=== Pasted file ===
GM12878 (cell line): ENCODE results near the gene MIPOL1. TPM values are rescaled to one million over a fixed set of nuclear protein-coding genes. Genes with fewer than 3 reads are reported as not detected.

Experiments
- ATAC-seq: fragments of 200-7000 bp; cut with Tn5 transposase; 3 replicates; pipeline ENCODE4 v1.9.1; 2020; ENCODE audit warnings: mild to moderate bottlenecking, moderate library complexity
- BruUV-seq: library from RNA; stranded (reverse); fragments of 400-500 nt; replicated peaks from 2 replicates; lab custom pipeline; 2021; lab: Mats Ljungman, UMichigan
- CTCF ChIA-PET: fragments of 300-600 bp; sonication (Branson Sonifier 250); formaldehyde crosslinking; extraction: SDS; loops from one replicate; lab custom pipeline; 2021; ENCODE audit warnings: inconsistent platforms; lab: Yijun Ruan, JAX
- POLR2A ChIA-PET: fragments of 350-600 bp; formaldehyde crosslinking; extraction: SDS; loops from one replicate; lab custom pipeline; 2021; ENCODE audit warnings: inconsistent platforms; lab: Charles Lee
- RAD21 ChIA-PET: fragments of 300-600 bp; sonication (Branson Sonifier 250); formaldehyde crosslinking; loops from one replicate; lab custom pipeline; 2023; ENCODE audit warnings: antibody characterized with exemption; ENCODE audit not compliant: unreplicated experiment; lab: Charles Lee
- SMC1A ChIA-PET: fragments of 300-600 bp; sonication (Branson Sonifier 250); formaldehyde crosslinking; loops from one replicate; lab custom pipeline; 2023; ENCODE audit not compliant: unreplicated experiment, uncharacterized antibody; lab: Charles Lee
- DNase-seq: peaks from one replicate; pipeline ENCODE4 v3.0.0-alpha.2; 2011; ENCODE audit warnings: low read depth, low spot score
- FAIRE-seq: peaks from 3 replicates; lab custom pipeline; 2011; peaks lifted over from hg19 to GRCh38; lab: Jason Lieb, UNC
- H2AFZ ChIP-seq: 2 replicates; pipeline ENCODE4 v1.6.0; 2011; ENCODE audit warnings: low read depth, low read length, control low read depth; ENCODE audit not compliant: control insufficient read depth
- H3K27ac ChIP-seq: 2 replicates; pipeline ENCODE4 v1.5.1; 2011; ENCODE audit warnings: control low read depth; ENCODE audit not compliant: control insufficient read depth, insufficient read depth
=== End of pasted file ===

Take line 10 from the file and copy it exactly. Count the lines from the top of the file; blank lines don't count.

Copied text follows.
- FAIRE-seq: peaks from 3 replicates; lab custom pipeline; 2011; peaks lifted over from hg19 to GRCh38; lab: Jason Lieb, UNC